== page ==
Wednesday, 7 October 2020

Unfinished sympathy…

Seven tsunamis of grief

The land is dry
And yet the waves come
Silenced as sun
And high as pain
Soundless to hide
Their beginning

The land is clear
And yet the waves come
Unmade as breath
And torn as faith
Formless to hide
Their fashioning

The land is deep
And yet the waves come
Ever as air
And light as flame
Weightless to hide
Their strengthening

The land is hard
And yet the waves come
Stoppered as wind
And brave as tree
Placeless to hide
Their happening

The land is high
And yet the waves come
Darkened as moon
And bright as night
Guiltless to hide
Their mastering

The land is walled
And yet the waves come
Driven as time
And forced as rain
Ceaseless to fault
Their bettering

The land is dust
And yet the waves come
Ravished as death
And barbed as life
Hopeless to hide
Their ending

Friday, 22 May 2020

Lockdown diary #5:
Enter into his gate with thanksgiving…

Peacefully, joint in sleep
To Eric Ward (10 March 1929 to 19 May 2020)

I know what it is to die
But not to know that you are dying –
As the breeze clears the hollow sky
Holding your faint, fading soul and fingers
Brushing my face as gently; as gently as
Odours of sage, marjoram and rosemary
Make hands of deep, supportful, lifelong love –
The draught yet unable to fill the emptiness
quarried sharp within my chest.

I know what it is to mourn
But not quite yet to be mourned –
Eight months of pain between our passings:
Mine resolved and out of mind; yours too soon:
Too soon a hand of sharp chalk shelling the blue –
So I take to bed to be with you: too early,
But peacefully, joint in sleep; mine too early:
Yours eternal; mine all too quick, all too quick;
and much too false, except in others’ hearts.

Such endings then should be writ loudly
Each letter screamed so ever deep and ragged –
New scars fresh pathways free forever to explore
Hard into your new hills as they forever grow:
Smoothing under the boots that took so many
To their better futures: taught so well; so well
That your remembrances now merge with theirs.
Proficiscere anima Christiana.
Proficiscere patrem meum.

Tuesday, 21 April 2020

Lockdown diary #4:
My words fly up, my thoughts remain below…

Where the bee sucks, there suck I:
In a cowslip’s bell I lie;
There I couch when owls do cry.
On the bat’s back I do fly
After summer merrily.
Merrily, merrily shall I live now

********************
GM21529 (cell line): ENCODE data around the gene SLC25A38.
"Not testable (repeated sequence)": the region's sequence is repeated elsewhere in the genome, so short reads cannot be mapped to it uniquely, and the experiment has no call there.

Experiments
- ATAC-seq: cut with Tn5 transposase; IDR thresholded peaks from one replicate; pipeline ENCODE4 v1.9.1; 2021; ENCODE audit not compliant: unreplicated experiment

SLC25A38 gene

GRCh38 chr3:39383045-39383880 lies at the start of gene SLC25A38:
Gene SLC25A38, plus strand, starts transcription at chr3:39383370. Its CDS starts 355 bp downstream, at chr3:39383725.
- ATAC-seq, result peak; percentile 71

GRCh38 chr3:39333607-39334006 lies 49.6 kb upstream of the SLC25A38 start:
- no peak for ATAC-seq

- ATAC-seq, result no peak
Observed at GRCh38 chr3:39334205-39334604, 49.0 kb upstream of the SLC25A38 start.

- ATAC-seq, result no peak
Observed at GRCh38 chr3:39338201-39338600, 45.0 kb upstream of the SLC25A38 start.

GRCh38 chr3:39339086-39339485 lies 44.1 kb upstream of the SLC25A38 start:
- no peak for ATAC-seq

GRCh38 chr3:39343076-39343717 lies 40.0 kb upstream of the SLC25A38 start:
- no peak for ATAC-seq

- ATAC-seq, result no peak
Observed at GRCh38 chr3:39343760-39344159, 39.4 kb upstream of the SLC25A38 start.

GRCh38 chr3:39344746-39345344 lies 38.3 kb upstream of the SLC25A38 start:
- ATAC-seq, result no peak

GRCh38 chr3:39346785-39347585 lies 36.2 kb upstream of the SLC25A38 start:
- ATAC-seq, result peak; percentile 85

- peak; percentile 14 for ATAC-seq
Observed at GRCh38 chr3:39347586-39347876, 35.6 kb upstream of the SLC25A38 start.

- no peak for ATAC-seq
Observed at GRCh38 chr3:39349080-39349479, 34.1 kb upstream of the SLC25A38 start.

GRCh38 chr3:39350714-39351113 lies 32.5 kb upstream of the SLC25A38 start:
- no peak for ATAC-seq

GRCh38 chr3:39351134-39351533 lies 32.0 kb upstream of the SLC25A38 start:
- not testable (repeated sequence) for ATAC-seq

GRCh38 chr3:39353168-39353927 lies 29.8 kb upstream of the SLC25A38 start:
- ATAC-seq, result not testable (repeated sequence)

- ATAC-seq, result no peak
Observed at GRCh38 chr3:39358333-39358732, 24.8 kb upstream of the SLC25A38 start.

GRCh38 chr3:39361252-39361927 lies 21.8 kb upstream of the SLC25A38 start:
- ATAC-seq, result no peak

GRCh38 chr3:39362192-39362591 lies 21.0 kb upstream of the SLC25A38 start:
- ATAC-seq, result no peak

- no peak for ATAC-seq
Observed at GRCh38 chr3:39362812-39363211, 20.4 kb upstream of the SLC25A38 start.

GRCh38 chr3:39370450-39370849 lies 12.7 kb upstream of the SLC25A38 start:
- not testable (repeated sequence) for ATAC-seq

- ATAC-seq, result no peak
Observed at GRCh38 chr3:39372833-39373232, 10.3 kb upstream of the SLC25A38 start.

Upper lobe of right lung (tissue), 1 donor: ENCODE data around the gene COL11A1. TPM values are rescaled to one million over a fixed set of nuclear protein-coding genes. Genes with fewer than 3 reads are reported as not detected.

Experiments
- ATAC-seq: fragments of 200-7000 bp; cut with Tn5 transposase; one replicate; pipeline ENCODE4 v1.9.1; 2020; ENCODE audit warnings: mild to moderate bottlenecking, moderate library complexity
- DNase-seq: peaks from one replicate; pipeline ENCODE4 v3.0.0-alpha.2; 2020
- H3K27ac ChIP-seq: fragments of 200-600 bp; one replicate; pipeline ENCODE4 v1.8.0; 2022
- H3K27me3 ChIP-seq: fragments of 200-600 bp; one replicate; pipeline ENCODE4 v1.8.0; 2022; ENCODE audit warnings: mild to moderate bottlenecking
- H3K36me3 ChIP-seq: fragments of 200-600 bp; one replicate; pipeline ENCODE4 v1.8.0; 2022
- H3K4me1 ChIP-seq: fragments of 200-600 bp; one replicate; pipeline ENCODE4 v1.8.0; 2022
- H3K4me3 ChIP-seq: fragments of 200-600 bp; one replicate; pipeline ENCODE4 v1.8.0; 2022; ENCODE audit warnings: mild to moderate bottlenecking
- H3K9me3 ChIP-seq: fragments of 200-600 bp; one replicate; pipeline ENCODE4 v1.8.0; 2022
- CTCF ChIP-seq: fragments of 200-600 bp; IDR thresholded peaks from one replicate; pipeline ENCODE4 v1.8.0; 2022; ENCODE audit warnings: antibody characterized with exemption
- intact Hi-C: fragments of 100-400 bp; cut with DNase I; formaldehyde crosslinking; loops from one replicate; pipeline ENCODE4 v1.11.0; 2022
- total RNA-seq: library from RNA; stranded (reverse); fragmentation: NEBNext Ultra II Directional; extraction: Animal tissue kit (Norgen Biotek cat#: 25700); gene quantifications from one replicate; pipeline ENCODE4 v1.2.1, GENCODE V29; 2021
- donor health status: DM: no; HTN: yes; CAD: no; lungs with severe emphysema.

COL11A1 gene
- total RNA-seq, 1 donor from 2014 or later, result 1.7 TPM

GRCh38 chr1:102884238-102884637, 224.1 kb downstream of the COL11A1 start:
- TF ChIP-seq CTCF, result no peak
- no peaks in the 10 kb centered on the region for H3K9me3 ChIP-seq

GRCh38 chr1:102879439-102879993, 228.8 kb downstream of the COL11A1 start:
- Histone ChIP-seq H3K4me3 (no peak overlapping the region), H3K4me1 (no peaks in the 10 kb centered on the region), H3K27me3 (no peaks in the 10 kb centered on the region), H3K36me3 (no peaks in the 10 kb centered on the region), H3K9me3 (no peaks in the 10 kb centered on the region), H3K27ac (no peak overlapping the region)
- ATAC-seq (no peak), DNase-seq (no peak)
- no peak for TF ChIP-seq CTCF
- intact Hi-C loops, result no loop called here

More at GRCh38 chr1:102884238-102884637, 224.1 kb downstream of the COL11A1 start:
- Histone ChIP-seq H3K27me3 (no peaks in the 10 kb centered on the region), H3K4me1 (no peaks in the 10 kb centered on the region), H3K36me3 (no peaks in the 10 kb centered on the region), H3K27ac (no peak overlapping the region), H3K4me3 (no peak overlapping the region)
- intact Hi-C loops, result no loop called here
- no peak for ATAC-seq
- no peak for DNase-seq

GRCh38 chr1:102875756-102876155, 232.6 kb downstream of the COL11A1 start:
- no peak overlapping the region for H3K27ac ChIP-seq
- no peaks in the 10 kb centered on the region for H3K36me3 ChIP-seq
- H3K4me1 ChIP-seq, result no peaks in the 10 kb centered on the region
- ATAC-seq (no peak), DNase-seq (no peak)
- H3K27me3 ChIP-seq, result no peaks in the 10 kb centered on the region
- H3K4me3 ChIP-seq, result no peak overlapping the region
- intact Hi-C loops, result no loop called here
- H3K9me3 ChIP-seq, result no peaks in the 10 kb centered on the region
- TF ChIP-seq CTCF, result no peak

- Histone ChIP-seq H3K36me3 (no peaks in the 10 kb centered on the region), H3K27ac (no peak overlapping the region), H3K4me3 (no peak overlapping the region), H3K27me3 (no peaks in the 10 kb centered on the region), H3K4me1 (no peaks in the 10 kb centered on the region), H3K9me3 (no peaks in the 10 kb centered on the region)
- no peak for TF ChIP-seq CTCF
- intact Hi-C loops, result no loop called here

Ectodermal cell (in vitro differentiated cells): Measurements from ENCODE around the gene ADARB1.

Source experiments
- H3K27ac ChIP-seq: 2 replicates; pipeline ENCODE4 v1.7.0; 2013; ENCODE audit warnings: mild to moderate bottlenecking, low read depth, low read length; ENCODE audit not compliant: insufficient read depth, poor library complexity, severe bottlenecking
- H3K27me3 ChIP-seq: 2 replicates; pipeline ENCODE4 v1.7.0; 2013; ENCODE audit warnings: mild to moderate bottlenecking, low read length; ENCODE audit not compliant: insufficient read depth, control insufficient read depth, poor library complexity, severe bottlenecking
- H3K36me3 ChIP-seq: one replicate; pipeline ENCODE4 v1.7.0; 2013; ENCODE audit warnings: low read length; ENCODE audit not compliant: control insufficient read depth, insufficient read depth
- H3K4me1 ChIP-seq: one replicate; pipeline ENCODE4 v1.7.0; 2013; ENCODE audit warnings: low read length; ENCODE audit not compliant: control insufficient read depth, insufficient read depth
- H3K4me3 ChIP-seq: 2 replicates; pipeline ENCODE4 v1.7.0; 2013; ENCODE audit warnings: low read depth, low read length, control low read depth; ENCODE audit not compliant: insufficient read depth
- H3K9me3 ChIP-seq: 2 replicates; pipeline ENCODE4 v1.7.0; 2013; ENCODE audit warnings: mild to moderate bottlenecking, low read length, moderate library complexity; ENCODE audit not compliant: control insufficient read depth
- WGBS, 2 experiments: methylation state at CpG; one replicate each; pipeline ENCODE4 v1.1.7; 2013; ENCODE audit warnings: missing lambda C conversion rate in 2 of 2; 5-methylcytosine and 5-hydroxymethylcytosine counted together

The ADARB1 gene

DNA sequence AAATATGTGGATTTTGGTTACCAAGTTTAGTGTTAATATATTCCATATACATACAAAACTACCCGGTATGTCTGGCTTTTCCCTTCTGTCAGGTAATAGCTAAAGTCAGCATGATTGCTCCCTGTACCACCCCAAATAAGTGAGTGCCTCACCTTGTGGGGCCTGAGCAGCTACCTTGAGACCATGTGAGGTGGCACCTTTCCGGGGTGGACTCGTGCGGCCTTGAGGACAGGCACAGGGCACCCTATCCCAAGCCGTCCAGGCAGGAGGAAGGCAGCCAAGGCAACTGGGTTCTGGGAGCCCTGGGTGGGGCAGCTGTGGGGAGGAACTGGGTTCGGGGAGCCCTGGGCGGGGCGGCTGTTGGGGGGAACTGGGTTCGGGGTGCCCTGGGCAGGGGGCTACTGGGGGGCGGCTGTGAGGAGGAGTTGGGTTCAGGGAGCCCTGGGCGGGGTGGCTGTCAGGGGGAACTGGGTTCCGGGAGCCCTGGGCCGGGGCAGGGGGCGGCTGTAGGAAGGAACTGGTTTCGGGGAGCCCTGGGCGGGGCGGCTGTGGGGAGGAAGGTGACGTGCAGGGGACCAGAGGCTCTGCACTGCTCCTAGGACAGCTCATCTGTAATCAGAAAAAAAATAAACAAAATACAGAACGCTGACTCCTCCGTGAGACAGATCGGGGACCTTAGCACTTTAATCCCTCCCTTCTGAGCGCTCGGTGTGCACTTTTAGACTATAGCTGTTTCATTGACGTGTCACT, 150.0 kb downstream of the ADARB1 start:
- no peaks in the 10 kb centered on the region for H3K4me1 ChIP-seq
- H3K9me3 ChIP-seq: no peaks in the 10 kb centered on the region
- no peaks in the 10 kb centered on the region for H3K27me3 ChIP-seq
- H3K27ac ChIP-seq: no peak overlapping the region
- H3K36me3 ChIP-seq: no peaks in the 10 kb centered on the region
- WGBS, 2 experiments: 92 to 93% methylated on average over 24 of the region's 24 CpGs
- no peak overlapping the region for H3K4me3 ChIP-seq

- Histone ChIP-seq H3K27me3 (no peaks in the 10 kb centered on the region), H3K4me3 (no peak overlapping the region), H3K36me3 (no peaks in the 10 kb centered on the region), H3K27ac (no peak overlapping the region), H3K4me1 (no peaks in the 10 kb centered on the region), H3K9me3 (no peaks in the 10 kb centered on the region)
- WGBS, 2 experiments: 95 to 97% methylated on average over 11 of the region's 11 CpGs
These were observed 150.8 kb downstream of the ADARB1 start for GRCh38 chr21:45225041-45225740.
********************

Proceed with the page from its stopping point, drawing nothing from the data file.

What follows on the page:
Under the blossom that hangs on the bough.

– Shakespeare: The Tempest (V.i.88-94)

As with so much horticultural minutiae, it was Felix – still not yet accustomed to having the run of the garden (or – as he must see it – patrolling ‘his’ domain) – who first spotted the tiny creature, and then alerted me (his unrealized chaperon) to its hovering presence; swiftly (and coincidentally) followed by The Guardian’s consistently high-quality Country diary column. I say “tiny”… – but the “creature” in question has a big name in so many respects: “Bombylius major, the large or dark-edged bee‑fly”. Nevertheless, it is small. Yet another of nature’s brilliant and beautiful works of precision engineering, and perfect, startling, purpose. [Bee-flies are sometimes called “humble-flies”. But never, sadly, “humble-bees”… – an eponym reserved for bumble-bees: who, if their buzz (or hum) is anything to go by, are actually quite assertive!]

Friday, 3 April 2020

Lockdown diary #3:
You are never parted in the beating of your heart…

As is so often the case, the body was in virtually flawless condition: the only clue as to its demise the dull eye (ordinarily… extra-ordinarily brilliant yet pale with cheeky inquisitiveness and intelligence) hanging loosely from its socket – seemingly beseeching me for help that could never come. Even two days later – when no-one, no-thing, had been to claim it: neither fox nor magpie; buzzard nor kite – it remained impeccably embalmed in its lignite sheen: and so I carefully gathered it from the verge – the weight in my hand remarkable for its lightness (as if the departure of its life-spark or soul had rendered it hollow) – and laid it carefully in its temporary resting place. Normally, we would have buried it in a quiet spot in the garden. But times are not normal: so I swaddled it, instead – muttering a few thoughts of ritual respect and regret… – in a large workaday carrier bag; and then placed it, heartbreakingly, in our green council compost bin.

Tuesday, 31 March 2020

Lockdown diary #2:
Spare your arithmetic, never count the turns…

And then – suddenly; startlingly; steadfastly… – it is Sunday. The chilling, seemingly fixed north-north-easterly – ferrying in yet one more ferocious (but not this time vacuous) official foreboding of its own, in the form of a frigid wind-speed alert… – seemingly purifying the pavement of all pedestrians. All the silver/grey/black cars, however, immune to its volitions, are stationary: as they still – thankfully – remain locked to their owners’ homes – many warmed with the rainbows and soft toys that demonstrate love, hope, and temporary happiness. [Andrà tutto bene. “All will be fine.” (We wish. Fervently.)]

The cooling breeze – the cooling day – it brings is concretely cleaner; and, as I circumambulate the churchyard (the building at its heart now closed even to such prayer), I launch my atheist’s supplication quietly upstream: craving continuing clarity, and everlasting expanded green spaces to breathe within. At the exact instant I traverse the main, southern entrance, the air resonates with the midday chimes. I feel blessed. Perhaps this presages something. But… – and I hesitate…. Benevolent… or… the other kind…?

I choose the former; and ramble onwards.